Posts tagged "paper"

What can I reuse or recycle to be an eco-friendly pen-pal?

Mary has asked a fun question:

I have a bit of a dilemma. I’m from Minnesota USA, and I have a pen pal in California. We love sending “snail mail” to each other in this day of somewhat impersonal emails/Facebook. While it’s very fun, I’ve recently been thinking about the waste. I keep the cards she sends me, but is there a way to purchase/make more eco friendly cards and envelopes? Thanks!

I’ve been thinking about going back to snail mail for keeping in contact with some people recently (to cut down my computer time) so this is a very well timed question!

You certainly can buy cards and envelopes made by upcycling old paper – old packaging, old maps, old books – all sorts of stuff. If you search for “recycled envelopes” on Etsy, you’ll see the range of stuff available (including ones from friend of Recycle This, SwirlyArts.) You could make your own if you’re that way inclined too.

Look around your home/office to see what you can reuse as writing paper – on my desk in front of me right now, I could use the white-side of some pretty-designed security envelopes, a brown paper bag or if I was feeling more delicate than I generally am, an old sewing pattern. I’d probably cut them neatly with a guillotine or straight scissors, but scrapbookers/papercrafters with the tools on hand could jazz them up with wavy scissors or punch designs. One pre-cut idea might be to use old blurry photos – the type that aren’t suitable for the photo album but look pleasantly abstract by themselves.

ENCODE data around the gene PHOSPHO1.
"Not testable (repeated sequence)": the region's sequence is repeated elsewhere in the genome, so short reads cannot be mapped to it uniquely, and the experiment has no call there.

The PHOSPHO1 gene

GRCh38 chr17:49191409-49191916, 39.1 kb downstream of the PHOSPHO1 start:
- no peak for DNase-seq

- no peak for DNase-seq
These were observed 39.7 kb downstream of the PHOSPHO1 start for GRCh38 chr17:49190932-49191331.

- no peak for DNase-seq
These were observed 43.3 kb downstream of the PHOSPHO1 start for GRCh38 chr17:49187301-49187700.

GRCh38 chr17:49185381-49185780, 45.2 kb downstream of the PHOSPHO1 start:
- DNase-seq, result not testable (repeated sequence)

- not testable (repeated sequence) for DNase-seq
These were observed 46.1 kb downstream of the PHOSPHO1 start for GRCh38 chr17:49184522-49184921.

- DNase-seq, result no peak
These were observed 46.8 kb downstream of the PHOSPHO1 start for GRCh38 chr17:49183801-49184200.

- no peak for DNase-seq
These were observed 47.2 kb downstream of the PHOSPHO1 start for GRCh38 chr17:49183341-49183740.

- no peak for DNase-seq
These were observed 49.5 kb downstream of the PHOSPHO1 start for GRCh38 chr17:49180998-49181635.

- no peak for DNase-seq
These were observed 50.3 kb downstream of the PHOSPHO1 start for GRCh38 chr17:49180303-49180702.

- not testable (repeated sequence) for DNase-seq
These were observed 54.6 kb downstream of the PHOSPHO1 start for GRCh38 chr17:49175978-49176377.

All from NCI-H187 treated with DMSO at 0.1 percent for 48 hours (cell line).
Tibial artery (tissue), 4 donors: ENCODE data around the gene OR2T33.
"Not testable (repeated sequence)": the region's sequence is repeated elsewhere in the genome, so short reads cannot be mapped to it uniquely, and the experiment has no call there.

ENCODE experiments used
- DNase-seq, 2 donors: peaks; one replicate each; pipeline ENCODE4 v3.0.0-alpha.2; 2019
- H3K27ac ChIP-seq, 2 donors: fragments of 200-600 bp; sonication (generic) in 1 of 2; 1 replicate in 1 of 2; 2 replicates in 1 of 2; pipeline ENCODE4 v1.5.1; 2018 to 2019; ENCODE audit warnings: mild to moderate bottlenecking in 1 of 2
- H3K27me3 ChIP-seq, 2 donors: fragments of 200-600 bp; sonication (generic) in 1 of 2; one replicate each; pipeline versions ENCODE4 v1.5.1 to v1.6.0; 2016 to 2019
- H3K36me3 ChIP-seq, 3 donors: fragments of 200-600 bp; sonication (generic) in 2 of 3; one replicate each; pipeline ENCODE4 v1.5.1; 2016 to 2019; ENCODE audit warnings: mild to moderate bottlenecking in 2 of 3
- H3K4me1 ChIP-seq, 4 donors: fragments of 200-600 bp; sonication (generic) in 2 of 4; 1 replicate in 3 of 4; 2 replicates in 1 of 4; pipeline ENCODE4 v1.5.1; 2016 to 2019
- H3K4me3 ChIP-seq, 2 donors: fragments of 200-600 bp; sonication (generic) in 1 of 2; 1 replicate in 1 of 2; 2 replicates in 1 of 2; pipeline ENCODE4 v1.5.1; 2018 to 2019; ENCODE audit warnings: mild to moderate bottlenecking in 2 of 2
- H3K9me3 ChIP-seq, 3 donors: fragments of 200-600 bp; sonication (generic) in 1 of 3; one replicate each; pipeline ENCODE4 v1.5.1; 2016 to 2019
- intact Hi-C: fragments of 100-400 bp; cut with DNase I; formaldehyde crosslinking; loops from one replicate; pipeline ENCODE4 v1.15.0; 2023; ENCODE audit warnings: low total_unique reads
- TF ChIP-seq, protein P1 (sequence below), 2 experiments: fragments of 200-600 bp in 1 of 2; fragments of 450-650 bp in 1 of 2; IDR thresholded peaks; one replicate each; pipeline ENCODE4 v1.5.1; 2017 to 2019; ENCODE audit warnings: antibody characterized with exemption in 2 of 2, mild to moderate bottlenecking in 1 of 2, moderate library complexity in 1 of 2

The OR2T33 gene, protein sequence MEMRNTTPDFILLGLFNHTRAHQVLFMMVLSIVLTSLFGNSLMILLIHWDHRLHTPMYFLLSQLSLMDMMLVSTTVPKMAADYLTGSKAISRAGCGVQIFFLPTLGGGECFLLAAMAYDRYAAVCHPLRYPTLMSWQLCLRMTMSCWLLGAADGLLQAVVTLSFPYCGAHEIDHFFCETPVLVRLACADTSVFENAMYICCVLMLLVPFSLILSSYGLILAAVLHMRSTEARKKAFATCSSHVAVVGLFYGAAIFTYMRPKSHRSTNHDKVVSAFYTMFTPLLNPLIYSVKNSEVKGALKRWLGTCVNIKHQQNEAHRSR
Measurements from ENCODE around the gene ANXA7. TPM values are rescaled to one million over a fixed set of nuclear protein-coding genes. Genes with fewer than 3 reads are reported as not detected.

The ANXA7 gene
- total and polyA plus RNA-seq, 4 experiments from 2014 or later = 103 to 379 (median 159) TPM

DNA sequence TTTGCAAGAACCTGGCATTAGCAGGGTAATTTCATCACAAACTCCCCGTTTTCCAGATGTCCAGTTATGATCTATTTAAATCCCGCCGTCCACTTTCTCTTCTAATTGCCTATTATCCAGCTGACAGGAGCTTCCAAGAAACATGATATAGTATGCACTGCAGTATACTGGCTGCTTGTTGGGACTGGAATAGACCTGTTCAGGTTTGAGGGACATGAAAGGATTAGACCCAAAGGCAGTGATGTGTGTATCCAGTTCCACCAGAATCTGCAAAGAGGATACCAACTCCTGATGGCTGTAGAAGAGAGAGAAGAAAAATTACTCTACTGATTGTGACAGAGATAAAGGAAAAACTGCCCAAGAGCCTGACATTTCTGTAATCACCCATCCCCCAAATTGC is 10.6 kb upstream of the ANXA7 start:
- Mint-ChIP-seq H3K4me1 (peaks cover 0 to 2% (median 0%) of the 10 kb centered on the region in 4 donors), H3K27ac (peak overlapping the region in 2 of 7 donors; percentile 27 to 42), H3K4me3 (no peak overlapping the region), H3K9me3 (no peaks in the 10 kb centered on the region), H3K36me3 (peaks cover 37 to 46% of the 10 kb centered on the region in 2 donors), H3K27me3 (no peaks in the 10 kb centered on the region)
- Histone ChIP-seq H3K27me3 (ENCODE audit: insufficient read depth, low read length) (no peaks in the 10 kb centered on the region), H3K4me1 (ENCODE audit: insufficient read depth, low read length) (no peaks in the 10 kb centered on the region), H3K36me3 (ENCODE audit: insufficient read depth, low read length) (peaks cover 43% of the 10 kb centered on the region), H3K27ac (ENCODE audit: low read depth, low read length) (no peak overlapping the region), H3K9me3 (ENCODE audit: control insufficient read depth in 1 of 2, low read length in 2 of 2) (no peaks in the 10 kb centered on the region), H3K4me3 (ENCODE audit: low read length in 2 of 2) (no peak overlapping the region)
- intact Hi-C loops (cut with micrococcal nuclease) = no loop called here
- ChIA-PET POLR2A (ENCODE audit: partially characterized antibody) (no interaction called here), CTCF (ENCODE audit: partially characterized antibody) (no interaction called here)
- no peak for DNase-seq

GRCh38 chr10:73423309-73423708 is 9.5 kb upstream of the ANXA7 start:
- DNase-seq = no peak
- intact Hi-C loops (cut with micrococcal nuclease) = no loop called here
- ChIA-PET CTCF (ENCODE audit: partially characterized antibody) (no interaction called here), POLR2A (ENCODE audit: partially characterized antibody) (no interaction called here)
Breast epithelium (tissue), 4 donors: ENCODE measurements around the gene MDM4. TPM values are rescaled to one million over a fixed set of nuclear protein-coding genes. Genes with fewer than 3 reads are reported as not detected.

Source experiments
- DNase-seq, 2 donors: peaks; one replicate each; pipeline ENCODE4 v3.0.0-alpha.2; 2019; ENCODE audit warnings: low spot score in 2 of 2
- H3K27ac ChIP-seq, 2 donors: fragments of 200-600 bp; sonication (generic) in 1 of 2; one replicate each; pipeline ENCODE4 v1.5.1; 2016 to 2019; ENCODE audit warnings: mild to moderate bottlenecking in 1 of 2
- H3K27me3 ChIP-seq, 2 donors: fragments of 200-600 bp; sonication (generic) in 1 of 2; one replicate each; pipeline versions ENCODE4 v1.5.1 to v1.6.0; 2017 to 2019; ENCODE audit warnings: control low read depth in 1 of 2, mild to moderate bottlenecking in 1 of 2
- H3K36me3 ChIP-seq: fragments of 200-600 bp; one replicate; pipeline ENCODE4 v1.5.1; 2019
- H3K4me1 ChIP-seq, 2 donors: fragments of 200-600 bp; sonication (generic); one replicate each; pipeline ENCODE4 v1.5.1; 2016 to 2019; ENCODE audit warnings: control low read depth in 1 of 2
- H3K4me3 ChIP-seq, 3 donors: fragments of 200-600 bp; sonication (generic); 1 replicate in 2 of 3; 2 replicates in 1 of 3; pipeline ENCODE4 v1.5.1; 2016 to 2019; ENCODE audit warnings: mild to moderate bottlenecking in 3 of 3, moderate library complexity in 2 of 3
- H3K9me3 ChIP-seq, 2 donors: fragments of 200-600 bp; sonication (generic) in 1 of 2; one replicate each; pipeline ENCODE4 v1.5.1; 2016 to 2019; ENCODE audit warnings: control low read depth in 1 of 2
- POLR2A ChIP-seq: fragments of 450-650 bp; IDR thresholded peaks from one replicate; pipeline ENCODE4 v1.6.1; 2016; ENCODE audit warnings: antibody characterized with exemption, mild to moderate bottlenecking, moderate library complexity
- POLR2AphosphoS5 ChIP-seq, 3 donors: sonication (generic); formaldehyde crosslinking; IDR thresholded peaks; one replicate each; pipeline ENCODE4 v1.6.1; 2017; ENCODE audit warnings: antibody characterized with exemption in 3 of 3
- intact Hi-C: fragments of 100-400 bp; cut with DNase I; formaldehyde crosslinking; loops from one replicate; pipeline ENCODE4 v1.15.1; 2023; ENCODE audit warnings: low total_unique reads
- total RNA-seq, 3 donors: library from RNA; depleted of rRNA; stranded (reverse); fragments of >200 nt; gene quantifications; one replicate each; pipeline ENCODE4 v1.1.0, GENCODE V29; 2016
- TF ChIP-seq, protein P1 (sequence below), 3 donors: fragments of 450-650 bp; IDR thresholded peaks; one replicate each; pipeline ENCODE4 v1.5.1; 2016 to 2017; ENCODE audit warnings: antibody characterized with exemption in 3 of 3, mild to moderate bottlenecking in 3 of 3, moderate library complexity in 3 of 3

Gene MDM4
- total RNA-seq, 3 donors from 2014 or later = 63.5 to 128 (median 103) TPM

Another idea might be to use cards that will serve a different purpose once they arrive with your message – the most obvious idea is picking ones that are so pretty that they can be framed as art, either individually or if you fancy something bigger & bolder and a fun ongoing project, you could make your own large scale design (perhaps by decorating/upcycling card/cardboard packaging) and chop it into card size pieces for gradual reassembly at the other end. More practically, you could find/make a design for recipe cards or dividers for a seed box (or anything your penpal might use for a hobby) – print it on one side of your card/paper and write your message on the back.

A finally suggestion/question from me: it is, of course, better to Reduce than reuse or recycle – would it be possible to make a secure reusable envelope/pouch that could be sent back and forth? If it can be made from existing materials all the better – any ideas?

Any other suggestions for Mary?

How can I reuse or recycle paper that’s been printed on both sides?

We’ve already covered photocopier paper and printer paper in general – and there are some great suggestions over there but I was wondering if anyone had any ideas on what I can do with a stack of paper which has been printed on both sides.

I usually make scrap paper notebooks with any waste paper I get my hands on – the back of drafts, printing mistakes, junk mail, envelopes etc – but since these have been printed on both sides (a photocopying mistake by someone at work), they can’t go into my usual notebook/reuse pile.

They’re just regularly black and white copies so I don’t think they’ll be quite pretty enough for turning into beads or photo frames, and we don’t have a shredder so I can’t shred them for use as packaging/animal bedding either.